major names of landscape including Eugéne Boudin, Jean -Baptiste-Camille Corot, Maurice de Vlaminck, Francis Picabia, Henry Lebasque and Hippolyte Camille Delpy, will welcome visitors at Arkas Art Center from 20th September to 29th January. ‘WATER’, THE SOURCE OF LIFE, IS AT ARKAS ART CENTER The latest exhibition of the Arkas Art Center sheds light on landscape painting, which represents an important part of Western painting. The paintings to be displayed at the exhibition “Landscapes of Water” are all from the Arkas Collection and most of them are going on display for the first time. “Landscapes of Water”, offering the opportunity to witness a 150-year long historical course, unveils the vibrant art scene of the epoch, when Paris was the world-capital of arts. The 88 paintings on display, all of which are from the Arkas Collection, represent a myriad of movements and are a manifestation of the heavy concentration of talent during the era. The exhibition invites the viewer to a fabulous journey through the depictions of a vast geography extending from the coast of River Seine to the grasslands of Scotland, Alpine lakes, the sun-kissed Mediterranean, the North Sea, and rivers of Europe. 19th CENTURY: BACK TO MOTHER EARTH With numerous innovations and revolutions, the 19th century was a very fruitful era in terms of the development and transformation of arts as well. It was the first quarter of the 19th century when landscape painting started to be accepted as an independent genre. The atelier or studio tradition, which prevailed until this period, was replaced as painters of this new century left the four walls of their studios and took interest in en plein air (outdoor painting). Having seen the very concept and boundaries of art being questioned many times, this period marked the birth of new artistic movements such as Barbizon School, Impressionism, Symbolism, PostImpressionism, Fauvism and Expressionism while nature was flourishing on canvas through different expressions as painting styles evolved.

Arkas Art Center 1380 St. 3-1 Alsancak Izmir +90 232 464 6600


Wake up and smell the coffee


e in Turkey's beautiful city

IZMIR By Sarah Knapton


“Izmir finds itself at the crossroads of civilisations. It was the east of the west and the west of the east where culture, religion and mystics gathered and fused into elaborate tapestry. Mosques, synagogues and churches still sit happily side-by-side in testament to its embracing and liberal attitude.”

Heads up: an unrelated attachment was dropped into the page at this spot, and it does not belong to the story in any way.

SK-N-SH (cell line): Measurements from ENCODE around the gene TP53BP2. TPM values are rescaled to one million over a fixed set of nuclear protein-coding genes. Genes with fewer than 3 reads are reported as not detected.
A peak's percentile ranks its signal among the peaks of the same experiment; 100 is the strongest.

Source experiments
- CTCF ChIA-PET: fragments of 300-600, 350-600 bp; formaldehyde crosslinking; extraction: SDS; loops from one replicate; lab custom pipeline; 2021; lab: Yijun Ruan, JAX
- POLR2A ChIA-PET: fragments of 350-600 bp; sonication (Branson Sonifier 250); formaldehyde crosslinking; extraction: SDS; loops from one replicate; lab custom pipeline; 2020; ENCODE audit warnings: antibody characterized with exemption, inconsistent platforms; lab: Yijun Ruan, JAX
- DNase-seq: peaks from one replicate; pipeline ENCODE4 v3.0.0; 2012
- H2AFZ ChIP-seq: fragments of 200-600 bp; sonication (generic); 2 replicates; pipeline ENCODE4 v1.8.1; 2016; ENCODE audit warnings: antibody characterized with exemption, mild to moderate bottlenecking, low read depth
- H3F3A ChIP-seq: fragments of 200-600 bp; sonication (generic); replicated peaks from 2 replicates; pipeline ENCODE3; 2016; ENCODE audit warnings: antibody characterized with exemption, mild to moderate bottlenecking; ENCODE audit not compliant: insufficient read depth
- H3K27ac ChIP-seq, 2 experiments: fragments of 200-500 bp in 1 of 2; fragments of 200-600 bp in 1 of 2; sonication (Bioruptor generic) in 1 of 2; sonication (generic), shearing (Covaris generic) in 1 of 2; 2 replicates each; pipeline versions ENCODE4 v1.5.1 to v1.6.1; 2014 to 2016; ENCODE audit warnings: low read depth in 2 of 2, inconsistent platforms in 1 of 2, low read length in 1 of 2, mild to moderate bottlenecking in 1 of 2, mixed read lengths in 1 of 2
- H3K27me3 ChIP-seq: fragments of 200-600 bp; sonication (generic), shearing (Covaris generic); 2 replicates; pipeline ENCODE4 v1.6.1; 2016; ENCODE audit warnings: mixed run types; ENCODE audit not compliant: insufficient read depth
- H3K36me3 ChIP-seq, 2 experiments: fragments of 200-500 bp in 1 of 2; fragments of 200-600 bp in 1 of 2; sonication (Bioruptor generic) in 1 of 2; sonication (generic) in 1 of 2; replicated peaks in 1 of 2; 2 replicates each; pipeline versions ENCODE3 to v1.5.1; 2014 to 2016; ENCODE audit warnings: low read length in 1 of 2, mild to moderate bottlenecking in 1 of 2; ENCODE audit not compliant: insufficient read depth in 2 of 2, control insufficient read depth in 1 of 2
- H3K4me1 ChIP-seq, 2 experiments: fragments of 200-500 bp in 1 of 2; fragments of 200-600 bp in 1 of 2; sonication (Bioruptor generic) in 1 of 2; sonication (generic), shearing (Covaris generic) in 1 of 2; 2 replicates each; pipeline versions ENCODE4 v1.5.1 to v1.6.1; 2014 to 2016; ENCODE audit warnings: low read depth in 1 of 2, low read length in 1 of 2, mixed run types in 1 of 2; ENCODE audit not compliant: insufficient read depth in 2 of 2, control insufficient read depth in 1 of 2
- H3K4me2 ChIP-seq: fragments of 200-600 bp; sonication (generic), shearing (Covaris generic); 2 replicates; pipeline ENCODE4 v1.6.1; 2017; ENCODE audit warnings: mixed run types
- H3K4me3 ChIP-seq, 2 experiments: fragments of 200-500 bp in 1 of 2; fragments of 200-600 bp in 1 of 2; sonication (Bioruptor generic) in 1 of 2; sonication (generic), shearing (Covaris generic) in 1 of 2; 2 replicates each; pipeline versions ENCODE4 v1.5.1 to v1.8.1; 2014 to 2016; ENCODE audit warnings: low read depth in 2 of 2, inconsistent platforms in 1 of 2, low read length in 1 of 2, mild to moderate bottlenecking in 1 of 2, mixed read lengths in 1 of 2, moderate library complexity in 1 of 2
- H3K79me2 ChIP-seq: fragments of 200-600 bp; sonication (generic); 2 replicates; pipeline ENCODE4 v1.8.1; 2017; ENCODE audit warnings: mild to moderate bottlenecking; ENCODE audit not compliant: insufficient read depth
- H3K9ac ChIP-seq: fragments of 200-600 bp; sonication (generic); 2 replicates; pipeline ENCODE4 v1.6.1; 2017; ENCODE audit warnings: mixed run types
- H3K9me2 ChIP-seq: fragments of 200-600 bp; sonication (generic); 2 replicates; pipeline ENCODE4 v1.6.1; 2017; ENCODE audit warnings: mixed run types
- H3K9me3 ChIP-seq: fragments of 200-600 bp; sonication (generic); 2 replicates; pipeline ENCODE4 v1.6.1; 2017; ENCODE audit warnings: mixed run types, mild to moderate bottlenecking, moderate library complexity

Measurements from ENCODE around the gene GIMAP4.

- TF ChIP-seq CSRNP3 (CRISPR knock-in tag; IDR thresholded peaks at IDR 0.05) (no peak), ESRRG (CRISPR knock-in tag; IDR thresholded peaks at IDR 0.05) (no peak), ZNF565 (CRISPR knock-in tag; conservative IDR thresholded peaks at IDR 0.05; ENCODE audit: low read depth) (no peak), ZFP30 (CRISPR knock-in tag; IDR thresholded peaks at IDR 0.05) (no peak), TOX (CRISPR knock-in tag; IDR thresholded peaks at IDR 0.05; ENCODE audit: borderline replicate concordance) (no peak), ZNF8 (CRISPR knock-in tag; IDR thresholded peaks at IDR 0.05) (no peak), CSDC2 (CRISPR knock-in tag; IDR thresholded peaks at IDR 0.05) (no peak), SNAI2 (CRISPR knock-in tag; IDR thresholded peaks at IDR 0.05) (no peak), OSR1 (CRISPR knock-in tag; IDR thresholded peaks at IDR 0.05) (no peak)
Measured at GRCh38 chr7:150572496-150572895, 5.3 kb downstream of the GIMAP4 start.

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t’s unlikely that you will have heard of Pasqua Rosee. And yet, on your average walk to work, you probably pass more reminders of his legacy than anyone else’s. Rosee brought coffee to London. He opened his first coffee house in a shed in the churchyard of St Michael’s Alley, Cornhill in 1652. Rosee was the servant of a British goods trader named Daniel Edwards. Edwards had met

Previous page: A phaeton riding on Pasaport Quay -the old harbour line of the city. This page: The Clock Tower built in 1901 for the silver jubilee of Sultan Abdul Hamid II, is Izmir’s symbol in Konak Square. Ligthened in purple for the awareness of breast cancer.

Rosee in Izmir, Turkey, and brought him back to England, along with his recipe for a rich, thick mud-like drink known as "coffee." So popular was this new drink with Edwards’ London friends that he arranged for the beans to be imported and helped Rosee set up his first business. It was the start of a gastro-financial revolution. By 1675 there were more than 3,000 coffee-


Painting showing the general view of Izmir in 16th century. Dutch Consul visiting the “Kadi” or chief judge of the city at the bottom.

houses in England and Rosee had branched out in Europe, establishing Paris’ first coffee shop in 1672. His coffee house eventually inspired Procpopio Cuto to open the Café Procope which brought together the likes of Votaire, Rousseau and Thomas Jefferson and sparked the French enlightenment. And by 1688 Edward Lloyd, encouraged by the success of Rosee, had opened his own coffeehouse – Lloyds of London. It became an important meeting place for sailors, merchants, and ship owners and Lloyd kept them up to date with reliable shipping news. It was here that the modern insurance industry and stock market was born. And Turkish coffee, or kahve, had been responsible. The endlessly inventive milky, frothy, frappalatte-chinos churned out by Starbucks today bear little resemblance to the thimbles of muddy exotica enjoyed by the 17th century renaissance gentleman. But if you visit Izmir today you can still taste a drink which has changed